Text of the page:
“Healing” and “intersectionality” aren’t words typically thrown around in entrepreneurial success stories, and if they are, they may be masked by the more ubiquitous terms such as “drive,” “gumption,” and “sacrifice.” Dr. Venus Opal Reese places all of these ideas front and center in her work to help Black women entrepreneurs “heal their way to their first million” and overcome entrepreneurial challenges.
Reese is certainly an expert in dusting yourself off and making your own way, when the world may not see or share your vision. As a teenager, Reese was homeless on the streets of Baltimore struggling to get through high school. With the help of her math teacher, whom she affectionately calls “nanna,” Reese submitted an essay to an NAACP competition, winning enough money to attend college and earn a doctorate in literary theory from Stanford University.
Even after escaping her difficult adolescence, Reese still had to battle rejection. Thirty publishing houses passed on her book, “The Black Woman Millionaire: A Revolutionary Act That Defies Impossible,” before Reese made the decision to self-publish. Reese’s belief that women’s power and earning potential lies, not in their skill, but in their story, has inspired numerous women to overcome their own entrepreneurial challenges, and earned Reese a spot on the best-seller list. Here are her tips for turning “pain into profit.”
1.) Get comfortable with being uncomfortable:
Reese’s secure life as a professor was jolted when she was turned down for tenure by her university. “My faculty — people I had thought were my ‘friends’ — voted against me,” Reese said. But the startling rejection revealed to her that she’d been living beneath her potential. “I was just collecting a check. My life was bigger than the classroom,” she said. Once Reese decided to do more than what paid her bills, her journey to full-fledged entrepreneurship began.
2.) If you don’t love yourself, no one will love your business:
Reese’s journey to self-employment also forced her to reckon with her feelings about herself. “I had to confront myself to stop trying to make people want me or love me,” she said. “I decided that day that I loved me — bruised, damaged me. God loved me. And I realized it was time to find others who did, too.”
Reese’s search led her to speaking engagements where she found acceptance sharing her story of growing up as a Black woman in Baltimore, Maryland who’d been on her own since she was 16 years old. “No one has your story,” Reese said. “Sisters can have financial freedom when they learn how to make money from what they ‘know’ instead of what they ‘do.’”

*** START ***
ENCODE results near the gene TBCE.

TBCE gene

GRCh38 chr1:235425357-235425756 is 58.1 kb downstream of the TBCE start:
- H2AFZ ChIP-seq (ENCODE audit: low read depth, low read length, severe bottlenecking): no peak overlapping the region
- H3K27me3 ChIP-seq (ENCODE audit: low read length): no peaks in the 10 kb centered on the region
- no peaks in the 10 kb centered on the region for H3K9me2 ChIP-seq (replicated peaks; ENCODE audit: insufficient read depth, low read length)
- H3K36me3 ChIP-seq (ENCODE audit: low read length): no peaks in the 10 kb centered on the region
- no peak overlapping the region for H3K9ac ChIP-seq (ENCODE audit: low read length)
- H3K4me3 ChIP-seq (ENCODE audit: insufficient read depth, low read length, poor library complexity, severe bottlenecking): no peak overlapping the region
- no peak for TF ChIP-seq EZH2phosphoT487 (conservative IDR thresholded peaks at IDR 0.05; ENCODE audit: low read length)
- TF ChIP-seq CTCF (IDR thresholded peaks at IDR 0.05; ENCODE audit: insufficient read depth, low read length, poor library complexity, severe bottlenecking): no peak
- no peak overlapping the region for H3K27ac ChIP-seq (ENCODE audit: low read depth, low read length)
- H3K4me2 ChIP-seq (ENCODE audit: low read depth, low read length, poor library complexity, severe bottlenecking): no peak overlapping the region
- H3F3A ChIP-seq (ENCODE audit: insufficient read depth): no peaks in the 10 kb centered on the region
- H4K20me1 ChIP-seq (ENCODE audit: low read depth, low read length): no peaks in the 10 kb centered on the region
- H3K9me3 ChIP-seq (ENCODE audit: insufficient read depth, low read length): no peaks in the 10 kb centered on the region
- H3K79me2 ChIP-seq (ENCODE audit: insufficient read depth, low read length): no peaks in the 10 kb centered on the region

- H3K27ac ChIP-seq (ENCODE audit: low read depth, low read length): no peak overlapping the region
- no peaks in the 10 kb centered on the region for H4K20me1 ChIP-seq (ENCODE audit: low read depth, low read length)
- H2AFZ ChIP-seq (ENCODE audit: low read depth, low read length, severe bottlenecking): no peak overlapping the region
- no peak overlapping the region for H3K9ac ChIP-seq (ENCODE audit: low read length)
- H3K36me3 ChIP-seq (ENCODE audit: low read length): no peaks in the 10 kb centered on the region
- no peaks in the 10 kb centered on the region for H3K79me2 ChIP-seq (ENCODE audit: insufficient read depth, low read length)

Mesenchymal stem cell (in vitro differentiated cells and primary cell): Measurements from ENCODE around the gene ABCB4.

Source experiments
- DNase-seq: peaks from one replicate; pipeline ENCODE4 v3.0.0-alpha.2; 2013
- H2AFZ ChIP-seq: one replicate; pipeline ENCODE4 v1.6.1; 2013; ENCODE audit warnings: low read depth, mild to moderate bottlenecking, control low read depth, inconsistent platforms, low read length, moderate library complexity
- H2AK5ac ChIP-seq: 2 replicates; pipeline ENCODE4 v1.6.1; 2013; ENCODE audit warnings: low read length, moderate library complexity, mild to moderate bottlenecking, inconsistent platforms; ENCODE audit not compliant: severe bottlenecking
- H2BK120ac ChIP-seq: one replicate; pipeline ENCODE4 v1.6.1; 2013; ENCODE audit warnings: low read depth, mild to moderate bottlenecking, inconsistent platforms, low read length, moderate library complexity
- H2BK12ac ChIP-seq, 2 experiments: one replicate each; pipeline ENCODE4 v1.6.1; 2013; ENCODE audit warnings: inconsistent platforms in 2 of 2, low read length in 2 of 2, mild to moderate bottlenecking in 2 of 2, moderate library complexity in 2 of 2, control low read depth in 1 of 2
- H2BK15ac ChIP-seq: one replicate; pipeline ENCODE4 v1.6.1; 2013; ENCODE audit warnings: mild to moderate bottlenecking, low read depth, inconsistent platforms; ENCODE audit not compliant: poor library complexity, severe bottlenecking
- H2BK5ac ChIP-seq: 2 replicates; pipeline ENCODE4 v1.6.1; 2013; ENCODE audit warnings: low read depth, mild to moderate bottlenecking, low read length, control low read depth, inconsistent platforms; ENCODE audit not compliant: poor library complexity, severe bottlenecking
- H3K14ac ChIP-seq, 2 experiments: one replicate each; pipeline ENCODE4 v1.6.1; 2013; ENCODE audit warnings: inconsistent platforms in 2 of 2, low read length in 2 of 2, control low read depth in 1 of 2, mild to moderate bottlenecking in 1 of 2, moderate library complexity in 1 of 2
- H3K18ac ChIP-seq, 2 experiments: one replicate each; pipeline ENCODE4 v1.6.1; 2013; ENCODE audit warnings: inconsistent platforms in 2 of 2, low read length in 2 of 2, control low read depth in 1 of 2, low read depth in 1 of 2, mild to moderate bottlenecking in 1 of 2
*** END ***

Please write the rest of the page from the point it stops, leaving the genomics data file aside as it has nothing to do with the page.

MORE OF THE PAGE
3.) Working for free can get your foot in the door:
Reese didn’t start out getting paid for her story. Her pro bono speaking gigs for top-tier organizations like The Rotary Club and the Urban League, and networking events for high-level executives ended up being excellent lead generation tools. “You name it, I tried it,” she said.
4.) Learn to delegate:
Rather than make the mistake of trying to do everything alone out of the gate, Reese recommended hiring for help. Getting help with things like accounting and bookkeeping can reduce the stress of running a business. “Just hire them for a few hours a month — you will train yourself to delegate instead of doing it all yourself, and you will know you have your books in order when it comes to taxes. Your attorney can draft agreement templates that you can use for various vendors so you are protected,” she said.
5.) It takes a village:
Reese was only too happy to discuss her “tribe,” the followers she has helped with her story. In fact, this tribe convinced her to self-publish after her book was rejected. Reese uses regular check-ins and conversations with this group to keep her centered and focused on her mission. “I go on Facebook Live with my tribe at least once a week,” Reese said. “Pouring into my tribe reminds me that I am doing God’s work. It’s not about me.” Reese also keeps her family close. Reese’s wife, Nanna, and sister all work and tour with her company Defy Impossible.
“Defy Impossible is a family business,” Reese added.